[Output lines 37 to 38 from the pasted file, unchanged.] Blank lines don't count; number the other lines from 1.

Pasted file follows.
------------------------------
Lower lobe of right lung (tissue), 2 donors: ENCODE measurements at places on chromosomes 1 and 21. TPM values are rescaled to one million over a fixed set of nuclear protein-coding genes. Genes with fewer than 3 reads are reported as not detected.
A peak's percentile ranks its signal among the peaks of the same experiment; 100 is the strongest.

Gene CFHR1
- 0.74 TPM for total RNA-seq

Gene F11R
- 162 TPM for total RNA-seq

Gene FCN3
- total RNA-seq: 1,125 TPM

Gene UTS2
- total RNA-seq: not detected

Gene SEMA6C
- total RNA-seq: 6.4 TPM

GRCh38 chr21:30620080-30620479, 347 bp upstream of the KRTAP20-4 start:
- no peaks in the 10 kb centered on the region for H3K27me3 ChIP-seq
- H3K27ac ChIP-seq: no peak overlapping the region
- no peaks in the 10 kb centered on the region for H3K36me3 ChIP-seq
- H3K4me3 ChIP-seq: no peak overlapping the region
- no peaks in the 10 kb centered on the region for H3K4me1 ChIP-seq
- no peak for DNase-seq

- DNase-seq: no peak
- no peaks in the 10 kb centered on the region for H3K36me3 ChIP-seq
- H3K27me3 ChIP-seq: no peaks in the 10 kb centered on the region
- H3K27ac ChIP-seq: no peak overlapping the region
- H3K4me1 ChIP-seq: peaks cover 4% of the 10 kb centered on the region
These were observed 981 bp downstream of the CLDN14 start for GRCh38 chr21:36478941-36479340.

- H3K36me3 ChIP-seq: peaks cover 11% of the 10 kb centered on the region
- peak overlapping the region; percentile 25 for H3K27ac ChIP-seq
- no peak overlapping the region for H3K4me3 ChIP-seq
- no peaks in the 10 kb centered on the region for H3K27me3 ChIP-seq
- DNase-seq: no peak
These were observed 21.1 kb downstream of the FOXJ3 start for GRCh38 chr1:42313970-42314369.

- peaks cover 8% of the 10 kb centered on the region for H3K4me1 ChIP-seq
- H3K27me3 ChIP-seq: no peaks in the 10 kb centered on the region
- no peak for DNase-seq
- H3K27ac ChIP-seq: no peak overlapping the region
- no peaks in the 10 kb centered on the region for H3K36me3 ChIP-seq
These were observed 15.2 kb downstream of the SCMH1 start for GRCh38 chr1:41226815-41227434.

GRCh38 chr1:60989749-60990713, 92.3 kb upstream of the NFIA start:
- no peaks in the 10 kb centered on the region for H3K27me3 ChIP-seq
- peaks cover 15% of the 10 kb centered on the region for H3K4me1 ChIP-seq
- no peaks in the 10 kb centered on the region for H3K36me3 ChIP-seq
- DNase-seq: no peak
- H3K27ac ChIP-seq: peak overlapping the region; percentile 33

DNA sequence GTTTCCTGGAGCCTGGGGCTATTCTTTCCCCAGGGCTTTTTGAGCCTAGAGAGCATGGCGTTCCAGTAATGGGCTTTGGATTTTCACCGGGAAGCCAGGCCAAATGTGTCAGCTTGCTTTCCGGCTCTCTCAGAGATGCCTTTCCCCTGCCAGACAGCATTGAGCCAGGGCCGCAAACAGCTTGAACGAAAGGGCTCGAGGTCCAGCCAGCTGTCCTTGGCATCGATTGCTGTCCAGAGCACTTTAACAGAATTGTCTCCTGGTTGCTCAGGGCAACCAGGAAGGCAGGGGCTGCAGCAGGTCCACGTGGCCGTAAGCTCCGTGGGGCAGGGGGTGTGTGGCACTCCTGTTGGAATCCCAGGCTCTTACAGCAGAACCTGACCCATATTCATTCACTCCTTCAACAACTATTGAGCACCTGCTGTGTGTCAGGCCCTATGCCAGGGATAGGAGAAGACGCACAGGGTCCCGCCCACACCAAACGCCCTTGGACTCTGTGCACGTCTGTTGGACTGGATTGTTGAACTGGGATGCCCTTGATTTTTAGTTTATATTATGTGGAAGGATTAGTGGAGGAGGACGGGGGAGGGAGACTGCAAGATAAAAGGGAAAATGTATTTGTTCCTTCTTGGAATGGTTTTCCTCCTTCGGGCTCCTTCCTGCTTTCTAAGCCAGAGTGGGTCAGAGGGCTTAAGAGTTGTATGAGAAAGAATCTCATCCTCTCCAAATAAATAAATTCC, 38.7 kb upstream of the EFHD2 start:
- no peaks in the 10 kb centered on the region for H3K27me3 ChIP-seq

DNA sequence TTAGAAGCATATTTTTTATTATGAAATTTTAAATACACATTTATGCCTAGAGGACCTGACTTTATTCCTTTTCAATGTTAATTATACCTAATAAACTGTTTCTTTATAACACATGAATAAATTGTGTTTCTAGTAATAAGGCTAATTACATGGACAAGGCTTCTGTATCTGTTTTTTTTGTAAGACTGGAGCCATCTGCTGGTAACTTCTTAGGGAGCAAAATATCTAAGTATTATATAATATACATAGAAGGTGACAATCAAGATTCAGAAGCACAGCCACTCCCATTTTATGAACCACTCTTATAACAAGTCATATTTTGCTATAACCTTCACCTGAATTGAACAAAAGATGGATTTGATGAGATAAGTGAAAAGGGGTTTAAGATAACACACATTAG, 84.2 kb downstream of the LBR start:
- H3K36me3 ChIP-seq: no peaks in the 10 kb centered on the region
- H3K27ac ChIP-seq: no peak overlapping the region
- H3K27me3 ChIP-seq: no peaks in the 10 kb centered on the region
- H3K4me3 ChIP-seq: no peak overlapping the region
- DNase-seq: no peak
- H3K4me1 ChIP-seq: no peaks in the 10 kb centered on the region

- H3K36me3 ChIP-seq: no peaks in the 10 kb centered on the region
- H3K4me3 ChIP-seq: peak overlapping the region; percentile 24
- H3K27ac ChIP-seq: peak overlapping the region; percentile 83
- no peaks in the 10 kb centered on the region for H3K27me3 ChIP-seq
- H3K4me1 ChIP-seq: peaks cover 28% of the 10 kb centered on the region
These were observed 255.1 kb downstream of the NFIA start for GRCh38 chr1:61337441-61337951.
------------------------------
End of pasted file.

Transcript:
These were observed 15.2 kb downstream of the SCMH1 start for GRCh38 chr1:41226815-41227434.

GRCh38 chr1:60989749-60990713, 92.3 kb upstream of the NFIA start: